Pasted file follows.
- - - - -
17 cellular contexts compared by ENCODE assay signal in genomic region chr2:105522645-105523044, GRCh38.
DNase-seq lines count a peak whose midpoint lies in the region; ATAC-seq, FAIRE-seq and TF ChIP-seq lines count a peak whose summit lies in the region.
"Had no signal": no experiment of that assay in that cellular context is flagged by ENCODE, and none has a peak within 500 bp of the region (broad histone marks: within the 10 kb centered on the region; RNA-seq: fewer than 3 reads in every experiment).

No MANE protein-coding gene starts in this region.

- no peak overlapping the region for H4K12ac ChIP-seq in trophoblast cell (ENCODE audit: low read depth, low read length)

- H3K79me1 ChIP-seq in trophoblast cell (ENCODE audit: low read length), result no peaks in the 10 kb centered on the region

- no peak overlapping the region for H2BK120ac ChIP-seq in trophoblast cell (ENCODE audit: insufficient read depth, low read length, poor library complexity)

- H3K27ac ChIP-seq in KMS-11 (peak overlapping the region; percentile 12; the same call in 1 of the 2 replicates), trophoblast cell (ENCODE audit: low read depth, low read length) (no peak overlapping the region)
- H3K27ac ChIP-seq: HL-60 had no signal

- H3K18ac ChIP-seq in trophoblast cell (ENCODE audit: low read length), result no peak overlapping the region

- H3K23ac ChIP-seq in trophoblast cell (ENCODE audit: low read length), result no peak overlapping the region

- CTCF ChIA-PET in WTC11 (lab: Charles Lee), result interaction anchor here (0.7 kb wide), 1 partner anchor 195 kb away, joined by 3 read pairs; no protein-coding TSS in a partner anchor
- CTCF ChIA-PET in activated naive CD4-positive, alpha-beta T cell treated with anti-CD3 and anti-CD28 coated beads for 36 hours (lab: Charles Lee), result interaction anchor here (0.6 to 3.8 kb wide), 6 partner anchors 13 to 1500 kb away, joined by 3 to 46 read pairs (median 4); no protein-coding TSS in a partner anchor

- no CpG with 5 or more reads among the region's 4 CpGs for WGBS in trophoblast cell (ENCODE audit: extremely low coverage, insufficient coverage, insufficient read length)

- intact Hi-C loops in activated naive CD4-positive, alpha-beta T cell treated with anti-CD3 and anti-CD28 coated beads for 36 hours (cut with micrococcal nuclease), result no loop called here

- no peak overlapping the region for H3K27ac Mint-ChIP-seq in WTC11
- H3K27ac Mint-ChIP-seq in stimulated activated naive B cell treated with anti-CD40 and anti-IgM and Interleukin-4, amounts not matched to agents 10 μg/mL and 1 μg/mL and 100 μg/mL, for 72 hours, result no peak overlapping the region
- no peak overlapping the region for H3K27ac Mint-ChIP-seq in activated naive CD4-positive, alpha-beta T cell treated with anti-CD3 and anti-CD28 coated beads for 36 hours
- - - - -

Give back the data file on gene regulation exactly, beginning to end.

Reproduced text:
17 cellular contexts compared by ENCODE assay signal in genomic region chr2:105522645-105523044, GRCh38.
DNase-seq lines count a peak whose midpoint lies in the region; ATAC-seq, FAIRE-seq and TF ChIP-seq lines count a peak whose summit lies in the region.
"Had no signal": no experiment of that assay in that cellular context is flagged by ENCODE, and none has a peak within 500 bp of the region (broad histone marks: within the 10 kb centered on the region; RNA-seq: fewer than 3 reads in every experiment).

No MANE protein-coding gene starts in this region.

- no peak overlapping the region for H4K12ac ChIP-seq in trophoblast cell (ENCODE audit: low read depth, low read length)

- H3K79me1 ChIP-seq in trophoblast cell (ENCODE audit: low read length), result no peaks in the 10 kb centered on the region

- no peak overlapping the region for H2BK120ac ChIP-seq in trophoblast cell (ENCODE audit: insufficient read depth, low read length, poor library complexity)

- H3K27ac ChIP-seq in KMS-11 (peak overlapping the region; percentile 12; the same call in 1 of the 2 replicates), trophoblast cell (ENCODE audit: low read depth, low read length) (no peak overlapping the region)
- H3K27ac ChIP-seq: HL-60 had no signal

- H3K18ac ChIP-seq in trophoblast cell (ENCODE audit: low read length), result no peak overlapping the region

- H3K23ac ChIP-seq in trophoblast cell (ENCODE audit: low read length), result no peak overlapping the region

- CTCF ChIA-PET in WTC11 (lab: Charles Lee), result interaction anchor here (0.7 kb wide), 1 partner anchor 195 kb away, joined by 3 read pairs; no protein-coding TSS in a partner anchor
- CTCF ChIA-PET in activated naive CD4-positive, alpha-beta T cell treated with anti-CD3 and anti-CD28 coated beads for 36 hours (lab: Charles Lee), result interaction anchor here (0.6 to 3.8 kb wide), 6 partner anchors 13 to 1500 kb away, joined by 3 to 46 read pairs (median 4); no protein-coding TSS in a partner anchor

- no CpG with 5 or more reads among the region's 4 CpGs for WGBS in trophoblast cell (ENCODE audit: extremely low coverage, insufficient coverage, insufficient read length)

- intact Hi-C loops in activated naive CD4-positive, alpha-beta T cell treated with anti-CD3 and anti-CD28 coated beads for 36 hours (cut with micrococcal nuclease), result no loop called here

- no peak overlapping the region for H3K27ac Mint-ChIP-seq in WTC11
- H3K27ac Mint-ChIP-seq in stimulated activated naive B cell treated with anti-CD40 and anti-IgM and Interleukin-4, amounts not matched to agents 10 μg/mL and 1 μg/mL and 100 μg/mL, for 72 hours, result no peak overlapping the region
- no peak overlapping the region for H3K27ac Mint-ChIP-seq in activated naive CD4-positive, alpha-beta T cell treated with anti-CD3 and anti-CD28 coated beads for 36 hours